royalty sometimes. It's in the blood.

You are a superb writer. You make me
proud to have tagged you. (I was anyway!) Barbara

Edgar said...

This is a fine community and the support and interaction with other artists is both nourishing and stimulating. Here's a question I'd like answered:
How come the artists in our town aren't this nice!

Melinda said...

Edgar,
Well, it's probably that face to face meeting that gets them...

Edgar said...

Oh! That's what they meant when they told me, "You have a face for radio — and a voice for blogging."

Anonymous said...

Thank you Melinda, for including me in your list of honored artists! I love your words about the (on-line) art community being as essential as water. I feel the same.

I don't know how I'm going to come up with 7 unusual things. How can I follow things like; operated on by a Russian prince, acting talent, pianist, younger lover, etc...
Maybe I can develop some quirky habits to write about in the next week.

Anonymous said...

Well Melinda, I took you up on it! Thanks for including me. I think you're more unusual than I am -- at least it sounds like you've had more fun!

Check out my blog post from today.

Flora said...

Melinda,
I found your site through Kimmi's, and I just wanted to stopp by and say that you art is very lovely!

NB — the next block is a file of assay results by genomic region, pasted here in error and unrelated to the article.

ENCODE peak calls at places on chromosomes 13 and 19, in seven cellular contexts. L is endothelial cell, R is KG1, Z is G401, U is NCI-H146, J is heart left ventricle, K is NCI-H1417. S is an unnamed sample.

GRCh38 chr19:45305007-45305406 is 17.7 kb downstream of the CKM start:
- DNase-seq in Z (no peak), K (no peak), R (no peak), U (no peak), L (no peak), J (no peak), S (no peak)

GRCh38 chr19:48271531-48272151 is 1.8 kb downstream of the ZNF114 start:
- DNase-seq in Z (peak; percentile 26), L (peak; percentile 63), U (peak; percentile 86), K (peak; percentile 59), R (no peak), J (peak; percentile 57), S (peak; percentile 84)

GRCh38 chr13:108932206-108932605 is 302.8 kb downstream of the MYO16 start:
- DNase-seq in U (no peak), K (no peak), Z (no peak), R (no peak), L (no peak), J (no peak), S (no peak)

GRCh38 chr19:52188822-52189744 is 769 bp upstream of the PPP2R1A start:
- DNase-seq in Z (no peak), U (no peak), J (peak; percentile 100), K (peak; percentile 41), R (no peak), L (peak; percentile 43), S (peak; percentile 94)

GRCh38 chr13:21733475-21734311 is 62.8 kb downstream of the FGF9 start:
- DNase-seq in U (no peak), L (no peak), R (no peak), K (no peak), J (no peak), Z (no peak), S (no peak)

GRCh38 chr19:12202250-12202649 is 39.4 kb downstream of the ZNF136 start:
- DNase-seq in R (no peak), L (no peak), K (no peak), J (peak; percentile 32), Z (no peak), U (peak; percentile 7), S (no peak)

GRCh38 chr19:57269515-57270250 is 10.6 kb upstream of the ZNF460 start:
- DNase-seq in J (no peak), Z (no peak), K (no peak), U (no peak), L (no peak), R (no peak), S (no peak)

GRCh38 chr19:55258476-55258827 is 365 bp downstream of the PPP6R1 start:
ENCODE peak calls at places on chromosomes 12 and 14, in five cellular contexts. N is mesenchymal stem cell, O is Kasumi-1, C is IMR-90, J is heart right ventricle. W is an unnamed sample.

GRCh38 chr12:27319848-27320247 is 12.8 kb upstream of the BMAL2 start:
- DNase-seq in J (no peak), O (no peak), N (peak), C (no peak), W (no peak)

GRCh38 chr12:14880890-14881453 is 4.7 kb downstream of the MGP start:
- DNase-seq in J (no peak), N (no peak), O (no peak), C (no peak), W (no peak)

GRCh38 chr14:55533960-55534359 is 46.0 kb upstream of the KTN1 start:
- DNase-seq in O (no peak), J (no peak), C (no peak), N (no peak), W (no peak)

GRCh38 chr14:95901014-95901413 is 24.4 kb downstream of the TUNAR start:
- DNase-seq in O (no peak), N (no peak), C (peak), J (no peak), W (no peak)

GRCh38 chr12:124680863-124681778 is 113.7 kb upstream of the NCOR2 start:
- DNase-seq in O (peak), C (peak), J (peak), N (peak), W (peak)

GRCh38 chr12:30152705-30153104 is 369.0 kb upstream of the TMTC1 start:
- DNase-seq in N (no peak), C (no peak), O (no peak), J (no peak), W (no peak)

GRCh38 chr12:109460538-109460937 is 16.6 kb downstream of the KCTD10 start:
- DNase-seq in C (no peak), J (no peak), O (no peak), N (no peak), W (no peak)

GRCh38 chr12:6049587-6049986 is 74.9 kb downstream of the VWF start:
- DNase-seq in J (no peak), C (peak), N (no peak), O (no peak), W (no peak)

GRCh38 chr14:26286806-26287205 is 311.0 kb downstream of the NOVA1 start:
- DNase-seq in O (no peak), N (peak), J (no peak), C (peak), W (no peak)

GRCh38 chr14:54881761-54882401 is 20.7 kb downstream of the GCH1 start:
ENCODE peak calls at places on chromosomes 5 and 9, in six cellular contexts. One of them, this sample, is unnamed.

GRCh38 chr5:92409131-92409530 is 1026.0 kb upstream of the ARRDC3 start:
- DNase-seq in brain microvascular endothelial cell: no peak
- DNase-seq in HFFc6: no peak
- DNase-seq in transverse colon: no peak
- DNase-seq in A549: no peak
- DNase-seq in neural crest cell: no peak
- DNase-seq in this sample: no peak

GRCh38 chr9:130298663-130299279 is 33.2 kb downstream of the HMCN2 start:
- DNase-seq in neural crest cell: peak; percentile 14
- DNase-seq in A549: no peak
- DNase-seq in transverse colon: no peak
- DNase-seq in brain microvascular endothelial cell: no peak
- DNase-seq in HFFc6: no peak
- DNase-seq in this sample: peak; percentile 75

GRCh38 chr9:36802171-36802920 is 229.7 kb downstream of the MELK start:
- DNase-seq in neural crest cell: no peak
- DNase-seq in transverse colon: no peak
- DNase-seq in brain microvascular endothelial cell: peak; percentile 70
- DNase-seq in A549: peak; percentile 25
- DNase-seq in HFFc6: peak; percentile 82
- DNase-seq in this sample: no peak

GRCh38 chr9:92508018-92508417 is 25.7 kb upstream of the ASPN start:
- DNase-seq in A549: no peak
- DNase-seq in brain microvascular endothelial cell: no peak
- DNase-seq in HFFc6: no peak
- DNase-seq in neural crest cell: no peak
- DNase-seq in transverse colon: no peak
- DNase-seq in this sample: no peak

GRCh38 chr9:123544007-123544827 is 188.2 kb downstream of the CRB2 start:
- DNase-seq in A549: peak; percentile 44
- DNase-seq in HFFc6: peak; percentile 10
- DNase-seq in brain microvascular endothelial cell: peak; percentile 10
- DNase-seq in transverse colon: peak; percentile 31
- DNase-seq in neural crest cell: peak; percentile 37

blessings,flora

susan hong-sammons said...

Wow!!! I loved reading and seeing you blog today. How inspirational.

Karen said...

Hi Melinda,
I'm so very flattered to have been tagged by you! As you know, I so often come by your blog for inspiration, both visual and verbal (the way you write about your work is always revealing and beautiful). And I completely agree that the community is so helpful
But, I'm boring, so I definitely don't have as unusual a list to write as you!

Karen said...

ps. I forgot, No you should never Ever get a real job!

daviddrawsandpaints said...

I would need to lie to get anything near as good as this life you have led!
At least I get to tell people I know you :o)

Thank you very much for including my fabulous name. You are too kind!

Melinda said...

Silvina,
I'll bet you really can think of some unusual things to list. Yet, I don't want you to feel undo pressure! This art 'tagging' thing just seemed like a nice distraction, an art aside if you will, from the seriousness of our artistic endeavors....;-)

Melinda said...

Karen,
Now, now. Telling another artist that you're boring....? I can't possibly believe that. You struggle with all of life's mundane, human events AND you create with pigments from the earth and the stuff of lightning in your head.

Besides, this is not a comparative analysis. This is just sharing where you've been as it has shaped your present, artist persona.

Melinda said...

David,
Oh, my, you are a clever man! Lie...I don't think so. But, I will be patient. As you paint, as you share your artistic exploits, the strong creative force that has influenced your journey will, no doubt, emerge in the little details of daily existence you'll share and the larger brushstrokes of a life heartily lived. And, you'll always have an audience cheering you on.